I Love Your Work appears in an aspect ratio of approximately 1.78:1 on this single-sided, double-layered DVD; the image has been enhanced for 16X9 televisions. Actually, some oddness came with the aspect ratio. The first three minutes, 35 seconds – through the introduction of the movie’s title – and its end credits were 2.35:1, while the rest of it ran at 1.78:1.
That led me to believe that the flick was shot 2.35:1 but cropped to 1.78:1 for the DVD. I couldn’t find any documented evidence of that anywhere, but I couldn’t think of many other explanations for the change of ratio. Since I saw some obvious panning at times, it made sense. Oddly, the framing on the top sometimes seemed off as well. Most of the shots were appropriate, but some cut off heads for no apparent reason. Some of this may have stemmed from sloppy cinematography.
Even without the odd dimensions, the DVD offered a lackluster transfer. Sharpness varied. Wide and medium shots tended to look soft and indistinct. Otherwise the movie was fairly concise and accurate. No issues with jagged edges or shimmering occurred, but I noticed a bit of edge enhancement. Source flaws also created distraction, as I noticed a little too much grain as well as sporadic examples of specks and marks. This was a moderately messy image for something so new.
Colors depended on the style of each scene, though the tones usually appeared decent to good. Reds tended to be too thick, though, and some of the other hues were a bit messy. Blacks seemed acceptably deep, while shadows were fairly well-defined. This was an inconsistent image with too many problems to rate above a “C”.
Like the movie itself, the Dolby Digital 5.1 soundtrack of I Love Your Work was too self-conscious to totally succeed. It featured a surprisingly active soundfield, and I saw that as both a positive and a negative. On the good side, the audio was more involving than anticipated. It used all five channels throughout the movie and created a lively soundscape.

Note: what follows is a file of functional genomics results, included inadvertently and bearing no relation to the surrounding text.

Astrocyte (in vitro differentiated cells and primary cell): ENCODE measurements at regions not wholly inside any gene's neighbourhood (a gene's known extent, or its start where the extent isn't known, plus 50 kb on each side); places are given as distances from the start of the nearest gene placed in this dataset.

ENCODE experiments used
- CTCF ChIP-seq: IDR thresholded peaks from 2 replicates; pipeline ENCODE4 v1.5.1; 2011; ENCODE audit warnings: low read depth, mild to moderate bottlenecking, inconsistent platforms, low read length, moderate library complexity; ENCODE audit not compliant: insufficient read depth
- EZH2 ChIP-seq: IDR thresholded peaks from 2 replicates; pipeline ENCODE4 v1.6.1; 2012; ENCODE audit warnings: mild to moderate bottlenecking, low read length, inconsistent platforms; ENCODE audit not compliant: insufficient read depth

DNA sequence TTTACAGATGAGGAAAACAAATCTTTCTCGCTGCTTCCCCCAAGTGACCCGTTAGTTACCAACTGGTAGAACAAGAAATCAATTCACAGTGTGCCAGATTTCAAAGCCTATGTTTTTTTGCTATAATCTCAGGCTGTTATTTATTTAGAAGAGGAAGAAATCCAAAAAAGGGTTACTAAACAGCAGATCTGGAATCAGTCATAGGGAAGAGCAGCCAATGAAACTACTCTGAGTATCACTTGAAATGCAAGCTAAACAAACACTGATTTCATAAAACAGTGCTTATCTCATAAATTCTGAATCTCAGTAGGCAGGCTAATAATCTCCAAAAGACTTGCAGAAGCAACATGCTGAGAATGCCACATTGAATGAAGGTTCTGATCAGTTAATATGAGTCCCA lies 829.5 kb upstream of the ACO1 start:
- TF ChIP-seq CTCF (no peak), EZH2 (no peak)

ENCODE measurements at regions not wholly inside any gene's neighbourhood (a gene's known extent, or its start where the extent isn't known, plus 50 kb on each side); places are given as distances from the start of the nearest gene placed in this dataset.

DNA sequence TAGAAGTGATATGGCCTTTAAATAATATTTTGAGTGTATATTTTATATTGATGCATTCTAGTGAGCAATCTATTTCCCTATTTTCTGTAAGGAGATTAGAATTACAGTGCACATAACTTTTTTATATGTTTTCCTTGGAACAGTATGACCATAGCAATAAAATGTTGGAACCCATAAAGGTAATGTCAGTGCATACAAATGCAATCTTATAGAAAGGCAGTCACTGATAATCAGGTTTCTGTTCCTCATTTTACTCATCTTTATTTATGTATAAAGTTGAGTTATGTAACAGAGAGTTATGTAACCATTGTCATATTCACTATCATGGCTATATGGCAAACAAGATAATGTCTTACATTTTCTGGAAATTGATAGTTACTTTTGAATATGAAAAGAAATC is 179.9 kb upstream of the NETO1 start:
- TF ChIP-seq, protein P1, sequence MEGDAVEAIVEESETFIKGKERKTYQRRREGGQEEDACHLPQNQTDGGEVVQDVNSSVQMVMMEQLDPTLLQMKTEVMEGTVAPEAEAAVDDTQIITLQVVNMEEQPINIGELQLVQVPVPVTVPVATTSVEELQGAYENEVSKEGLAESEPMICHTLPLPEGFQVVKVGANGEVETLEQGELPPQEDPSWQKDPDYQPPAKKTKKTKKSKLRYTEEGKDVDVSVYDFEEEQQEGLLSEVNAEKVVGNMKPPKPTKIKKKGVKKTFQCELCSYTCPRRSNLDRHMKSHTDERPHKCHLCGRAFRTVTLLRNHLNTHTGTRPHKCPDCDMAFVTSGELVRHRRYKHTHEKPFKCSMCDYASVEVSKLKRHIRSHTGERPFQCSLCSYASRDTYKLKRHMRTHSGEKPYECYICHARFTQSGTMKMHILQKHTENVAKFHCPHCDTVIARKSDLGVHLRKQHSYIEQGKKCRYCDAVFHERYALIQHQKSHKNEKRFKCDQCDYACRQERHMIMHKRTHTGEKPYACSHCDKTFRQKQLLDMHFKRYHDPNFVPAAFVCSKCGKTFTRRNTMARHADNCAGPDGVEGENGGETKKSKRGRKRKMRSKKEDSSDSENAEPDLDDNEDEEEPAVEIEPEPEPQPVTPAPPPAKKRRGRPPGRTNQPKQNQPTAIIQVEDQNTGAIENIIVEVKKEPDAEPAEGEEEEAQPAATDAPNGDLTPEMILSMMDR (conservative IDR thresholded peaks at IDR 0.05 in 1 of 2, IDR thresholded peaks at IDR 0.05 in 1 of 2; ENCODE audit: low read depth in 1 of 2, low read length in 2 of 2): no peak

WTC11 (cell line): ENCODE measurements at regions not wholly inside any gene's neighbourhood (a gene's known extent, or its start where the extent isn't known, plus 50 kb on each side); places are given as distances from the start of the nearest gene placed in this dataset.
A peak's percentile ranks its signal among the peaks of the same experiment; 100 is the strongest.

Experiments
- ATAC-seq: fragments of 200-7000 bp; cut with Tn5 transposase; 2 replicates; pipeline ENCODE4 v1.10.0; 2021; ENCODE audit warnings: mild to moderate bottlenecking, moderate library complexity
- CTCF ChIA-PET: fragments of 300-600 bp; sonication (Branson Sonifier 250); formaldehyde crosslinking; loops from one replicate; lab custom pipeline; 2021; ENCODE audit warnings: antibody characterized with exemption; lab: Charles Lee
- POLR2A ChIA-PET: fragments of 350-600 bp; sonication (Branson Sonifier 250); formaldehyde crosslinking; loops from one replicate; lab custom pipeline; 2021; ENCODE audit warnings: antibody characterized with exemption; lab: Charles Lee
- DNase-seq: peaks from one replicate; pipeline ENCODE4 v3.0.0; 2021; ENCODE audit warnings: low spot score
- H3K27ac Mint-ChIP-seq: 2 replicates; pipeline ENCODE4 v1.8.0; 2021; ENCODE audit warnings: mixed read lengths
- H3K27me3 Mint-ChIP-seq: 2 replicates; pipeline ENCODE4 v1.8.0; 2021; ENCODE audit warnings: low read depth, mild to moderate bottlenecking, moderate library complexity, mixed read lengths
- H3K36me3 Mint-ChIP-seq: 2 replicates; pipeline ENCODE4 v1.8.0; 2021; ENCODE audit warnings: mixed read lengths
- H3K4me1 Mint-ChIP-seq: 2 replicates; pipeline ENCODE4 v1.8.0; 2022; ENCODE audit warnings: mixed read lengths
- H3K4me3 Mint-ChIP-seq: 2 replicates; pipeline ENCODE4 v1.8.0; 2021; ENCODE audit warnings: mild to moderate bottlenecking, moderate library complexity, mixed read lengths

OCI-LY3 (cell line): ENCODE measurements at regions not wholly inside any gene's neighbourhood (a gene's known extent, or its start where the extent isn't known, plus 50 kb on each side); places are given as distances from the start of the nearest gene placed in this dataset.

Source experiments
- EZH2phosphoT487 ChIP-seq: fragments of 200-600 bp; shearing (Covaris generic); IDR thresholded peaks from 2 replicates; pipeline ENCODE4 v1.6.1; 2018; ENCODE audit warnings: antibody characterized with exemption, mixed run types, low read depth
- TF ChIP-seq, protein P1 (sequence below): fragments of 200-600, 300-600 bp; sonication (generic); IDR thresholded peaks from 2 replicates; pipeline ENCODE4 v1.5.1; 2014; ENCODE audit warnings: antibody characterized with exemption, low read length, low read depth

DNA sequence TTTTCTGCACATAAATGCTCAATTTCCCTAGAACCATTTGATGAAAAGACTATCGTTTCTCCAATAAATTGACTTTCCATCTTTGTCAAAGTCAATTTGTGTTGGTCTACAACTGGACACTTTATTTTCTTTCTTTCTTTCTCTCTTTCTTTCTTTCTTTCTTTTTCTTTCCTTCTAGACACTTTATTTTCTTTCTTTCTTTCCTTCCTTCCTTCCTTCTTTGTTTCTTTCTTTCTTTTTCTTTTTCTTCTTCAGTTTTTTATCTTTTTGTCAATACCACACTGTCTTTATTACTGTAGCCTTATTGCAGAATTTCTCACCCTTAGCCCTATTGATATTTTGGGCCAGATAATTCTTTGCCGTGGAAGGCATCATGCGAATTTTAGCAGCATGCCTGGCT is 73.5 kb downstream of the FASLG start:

However, this became a distraction at times. The sound designers went a little nuts at times and featured audio from the surrounds and sides that detracted instead of added to the experience. The elements occasionally seemed too “speaker-specific” as well; sometimes they were awkwardly focused in one spot. Despite these periodic nuisances, I thought the scope of the mix was fairly impressive.
Only a few issues with audio quality emerged. Speech occasionally sounded a little edgy, but the dialogue was usually concise and crisp. Music showed nice life and definition, and effects were also vivid. Those elements seemed clean and accurate. This mix could be a bit too pushy for its own good, but it usually was satisfying.
As we move to the extras, the main attraction comes from an audio commentary with writer/director Adam Goldberg and actor Giovanni Ribisi. Both sit together for this running, screen-specific discussion. Don’t expect many pearls of wisdom here, as the commentary offers little substance.
The pair talk about locations, the cast, a few influences and inspirations, and various production elements. Much of the time they just joke with each other, and they prefer to keep an ironic distance from the purpose of the commentary. They speak of the film in affected pretentious tones but don’t tell us a lot.
Actually, Ribisi occasionally tries to get Goldberg to take things more seriously, but the director quickly subverts those attempts. This leaves us with lots of dead air and very little useful material. It’s a consistently weak commentary.
A Music Gallery lets us hear a few isolated selections from the score. We get “Opening Title – Full Orchestra”, “Theme – John/Jane Montage”, “Best of Sunday” and “Stopwatch”. This feature does nothing for me, but perhaps others will like it.
The DVD includes a trailer for Work and some other ads. At the start of the disc, we get promos for Fateless and The Aristocrats. These also appear in a Trailer Gallery along with clips for Dallas 362 and Second Best.
Pretentious and annoying, I Love Your Work believes it has a lot to say. Unfortunately, it’s as shallow as its main character, and the film does little more than provoke annoyance and disdain. The DVD features mediocre visuals with busy but generally good audio. Its short roster of extras adds little to the package. I’d avoid this bad movie and lackluster DVD.